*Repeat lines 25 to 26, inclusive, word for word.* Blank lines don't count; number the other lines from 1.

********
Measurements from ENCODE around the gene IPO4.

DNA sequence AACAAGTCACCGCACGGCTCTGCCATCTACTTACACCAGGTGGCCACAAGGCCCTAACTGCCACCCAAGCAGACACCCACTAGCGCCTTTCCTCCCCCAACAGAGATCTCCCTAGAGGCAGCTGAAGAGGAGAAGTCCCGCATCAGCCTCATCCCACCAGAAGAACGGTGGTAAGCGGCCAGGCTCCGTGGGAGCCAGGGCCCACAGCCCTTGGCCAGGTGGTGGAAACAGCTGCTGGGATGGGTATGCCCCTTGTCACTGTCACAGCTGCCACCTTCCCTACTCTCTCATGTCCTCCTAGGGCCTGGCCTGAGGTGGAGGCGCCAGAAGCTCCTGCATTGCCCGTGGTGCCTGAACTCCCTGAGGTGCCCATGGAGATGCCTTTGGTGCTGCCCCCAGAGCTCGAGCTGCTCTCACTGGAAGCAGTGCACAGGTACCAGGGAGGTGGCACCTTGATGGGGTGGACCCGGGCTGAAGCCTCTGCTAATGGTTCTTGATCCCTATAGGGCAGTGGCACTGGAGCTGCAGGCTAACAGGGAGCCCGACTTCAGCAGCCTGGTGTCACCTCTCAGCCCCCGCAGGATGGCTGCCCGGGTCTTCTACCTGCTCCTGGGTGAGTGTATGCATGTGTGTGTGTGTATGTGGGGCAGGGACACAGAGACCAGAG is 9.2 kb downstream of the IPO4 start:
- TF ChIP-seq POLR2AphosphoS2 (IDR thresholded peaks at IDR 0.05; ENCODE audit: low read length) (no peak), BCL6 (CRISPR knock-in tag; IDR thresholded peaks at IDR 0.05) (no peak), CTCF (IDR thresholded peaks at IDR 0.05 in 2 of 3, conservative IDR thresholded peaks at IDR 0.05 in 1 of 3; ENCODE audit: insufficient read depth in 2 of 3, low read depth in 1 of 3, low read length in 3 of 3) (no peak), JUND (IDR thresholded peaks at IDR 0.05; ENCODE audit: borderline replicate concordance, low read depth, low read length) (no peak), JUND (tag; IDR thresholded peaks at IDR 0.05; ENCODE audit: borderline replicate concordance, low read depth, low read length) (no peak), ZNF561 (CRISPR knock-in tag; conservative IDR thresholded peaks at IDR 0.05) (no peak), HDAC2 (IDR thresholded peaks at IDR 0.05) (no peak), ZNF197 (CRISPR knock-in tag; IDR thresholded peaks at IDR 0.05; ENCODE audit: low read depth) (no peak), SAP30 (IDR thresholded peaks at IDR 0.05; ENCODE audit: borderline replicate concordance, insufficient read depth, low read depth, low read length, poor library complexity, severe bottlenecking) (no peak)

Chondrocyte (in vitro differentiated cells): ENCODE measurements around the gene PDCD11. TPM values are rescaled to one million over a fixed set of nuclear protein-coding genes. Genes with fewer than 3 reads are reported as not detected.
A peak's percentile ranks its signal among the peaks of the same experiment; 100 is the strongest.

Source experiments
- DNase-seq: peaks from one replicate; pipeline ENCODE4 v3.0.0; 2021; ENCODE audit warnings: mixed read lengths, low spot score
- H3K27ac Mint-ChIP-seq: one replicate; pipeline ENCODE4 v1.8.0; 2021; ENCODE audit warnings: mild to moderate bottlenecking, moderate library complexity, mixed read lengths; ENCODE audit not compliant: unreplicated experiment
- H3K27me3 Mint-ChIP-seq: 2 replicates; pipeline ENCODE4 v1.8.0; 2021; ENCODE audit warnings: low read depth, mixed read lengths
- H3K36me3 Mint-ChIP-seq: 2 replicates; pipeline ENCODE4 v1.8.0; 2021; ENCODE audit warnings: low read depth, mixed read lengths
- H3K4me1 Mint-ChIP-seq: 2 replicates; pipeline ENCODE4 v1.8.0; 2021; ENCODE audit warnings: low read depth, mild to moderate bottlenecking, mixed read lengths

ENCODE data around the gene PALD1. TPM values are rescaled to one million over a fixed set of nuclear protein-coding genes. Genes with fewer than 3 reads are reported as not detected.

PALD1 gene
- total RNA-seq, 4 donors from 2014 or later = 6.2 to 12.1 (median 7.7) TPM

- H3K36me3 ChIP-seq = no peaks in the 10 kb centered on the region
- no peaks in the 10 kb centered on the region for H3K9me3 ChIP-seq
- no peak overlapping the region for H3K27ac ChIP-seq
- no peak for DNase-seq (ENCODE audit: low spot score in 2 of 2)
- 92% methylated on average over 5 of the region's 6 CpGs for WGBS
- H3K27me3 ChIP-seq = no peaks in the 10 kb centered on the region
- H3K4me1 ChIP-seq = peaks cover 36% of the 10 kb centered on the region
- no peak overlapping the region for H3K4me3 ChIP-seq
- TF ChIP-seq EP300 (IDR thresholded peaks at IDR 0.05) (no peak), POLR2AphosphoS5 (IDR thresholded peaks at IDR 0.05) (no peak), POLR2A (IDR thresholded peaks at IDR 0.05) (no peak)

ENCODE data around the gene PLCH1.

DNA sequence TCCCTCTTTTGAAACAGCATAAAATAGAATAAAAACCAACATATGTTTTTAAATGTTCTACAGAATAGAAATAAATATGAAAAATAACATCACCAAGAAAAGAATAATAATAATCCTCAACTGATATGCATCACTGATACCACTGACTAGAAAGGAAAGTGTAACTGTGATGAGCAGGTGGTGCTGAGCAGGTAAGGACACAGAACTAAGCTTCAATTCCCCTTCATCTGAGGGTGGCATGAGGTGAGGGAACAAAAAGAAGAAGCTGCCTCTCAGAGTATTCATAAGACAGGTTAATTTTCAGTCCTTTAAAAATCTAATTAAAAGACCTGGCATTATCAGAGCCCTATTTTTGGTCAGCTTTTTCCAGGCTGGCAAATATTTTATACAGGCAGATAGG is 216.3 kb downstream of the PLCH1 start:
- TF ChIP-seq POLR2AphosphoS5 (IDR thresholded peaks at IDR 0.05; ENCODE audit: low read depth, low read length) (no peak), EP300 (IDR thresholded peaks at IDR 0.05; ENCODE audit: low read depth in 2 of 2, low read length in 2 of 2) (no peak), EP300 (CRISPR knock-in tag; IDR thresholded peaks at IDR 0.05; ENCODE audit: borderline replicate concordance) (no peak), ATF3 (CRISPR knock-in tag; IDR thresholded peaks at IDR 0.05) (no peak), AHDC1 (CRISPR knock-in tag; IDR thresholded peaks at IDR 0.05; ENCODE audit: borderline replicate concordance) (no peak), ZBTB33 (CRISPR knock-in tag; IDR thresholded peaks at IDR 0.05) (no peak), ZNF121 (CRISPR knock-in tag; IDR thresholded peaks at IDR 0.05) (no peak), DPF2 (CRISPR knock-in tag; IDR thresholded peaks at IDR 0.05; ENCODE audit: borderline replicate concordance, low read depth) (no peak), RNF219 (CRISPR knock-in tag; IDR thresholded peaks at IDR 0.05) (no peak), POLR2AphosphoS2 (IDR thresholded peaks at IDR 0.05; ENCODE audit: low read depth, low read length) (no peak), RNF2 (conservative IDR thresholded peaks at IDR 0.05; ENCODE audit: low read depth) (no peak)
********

DNA sequence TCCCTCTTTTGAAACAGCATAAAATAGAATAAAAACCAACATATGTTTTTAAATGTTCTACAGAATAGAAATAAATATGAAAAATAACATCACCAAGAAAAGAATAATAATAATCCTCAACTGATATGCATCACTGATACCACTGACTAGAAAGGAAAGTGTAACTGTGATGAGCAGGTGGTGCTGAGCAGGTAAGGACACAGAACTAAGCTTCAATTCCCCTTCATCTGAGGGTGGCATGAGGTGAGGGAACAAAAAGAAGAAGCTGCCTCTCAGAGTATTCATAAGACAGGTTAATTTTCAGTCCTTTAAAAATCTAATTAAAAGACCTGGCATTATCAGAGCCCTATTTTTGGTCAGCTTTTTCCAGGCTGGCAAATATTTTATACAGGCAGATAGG is 216.3 kb downstream of the PLCH1 start:
- TF ChIP-seq POLR2AphosphoS5 (IDR thresholded peaks at IDR 0.05; ENCODE audit: low read depth, low read length) (no peak), EP300 (IDR thresholded peaks at IDR 0.05; ENCODE audit: low read depth in 2 of 2, low read length in 2 of 2) (no peak), EP300 (CRISPR knock-in tag; IDR thresholded peaks at IDR 0.05; ENCODE audit: borderline replicate concordance) (no peak), ATF3 (CRISPR knock-in tag; IDR thresholded peaks at IDR 0.05) (no peak), AHDC1 (CRISPR knock-in tag; IDR thresholded peaks at IDR 0.05; ENCODE audit: borderline replicate concordance) (no peak), ZBTB33 (CRISPR knock-in tag; IDR thresholded peaks at IDR 0.05) (no peak), ZNF121 (CRISPR knock-in tag; IDR thresholded peaks at IDR 0.05) (no peak), DPF2 (CRISPR knock-in tag; IDR thresholded peaks at IDR 0.05; ENCODE audit: borderline replicate concordance, low read depth) (no peak), RNF219 (CRISPR knock-in tag; IDR thresholded peaks at IDR 0.05) (no peak), POLR2AphosphoS2 (IDR thresholded peaks at IDR 0.05; ENCODE audit: low read depth, low read length) (no peak), RNF2 (conservative IDR thresholded peaks at IDR 0.05; ENCODE audit: low read depth) (no peak)